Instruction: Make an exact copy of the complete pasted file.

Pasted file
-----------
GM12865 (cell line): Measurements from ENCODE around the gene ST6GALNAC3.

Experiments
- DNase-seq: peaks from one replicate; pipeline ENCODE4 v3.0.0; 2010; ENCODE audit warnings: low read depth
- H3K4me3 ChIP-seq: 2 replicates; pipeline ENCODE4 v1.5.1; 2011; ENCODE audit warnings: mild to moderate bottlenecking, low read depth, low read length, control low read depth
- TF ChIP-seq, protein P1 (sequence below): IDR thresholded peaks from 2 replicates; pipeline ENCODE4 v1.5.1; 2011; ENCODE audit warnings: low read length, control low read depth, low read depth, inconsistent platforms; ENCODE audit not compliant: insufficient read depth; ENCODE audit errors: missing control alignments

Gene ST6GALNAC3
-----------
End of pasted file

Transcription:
GM12865 (cell line): Measurements from ENCODE around the gene ST6GALNAC3.

Experiments
- DNase-seq: peaks from one replicate; pipeline ENCODE4 v3.0.0; 2010; ENCODE audit warnings: low read depth
- H3K4me3 ChIP-seq: 2 replicates; pipeline ENCODE4 v1.5.1; 2011; ENCODE audit warnings: mild to moderate bottlenecking, low read depth, low read length, control low read depth
- TF ChIP-seq, protein P1 (sequence below): IDR thresholded peaks from 2 replicates; pipeline ENCODE4 v1.5.1; 2011; ENCODE audit warnings: low read length, control low read depth, low read depth, inconsistent platforms; ENCODE audit not compliant: insufficient read depth; ENCODE audit errors: missing control alignments

Gene ST6GALNAC3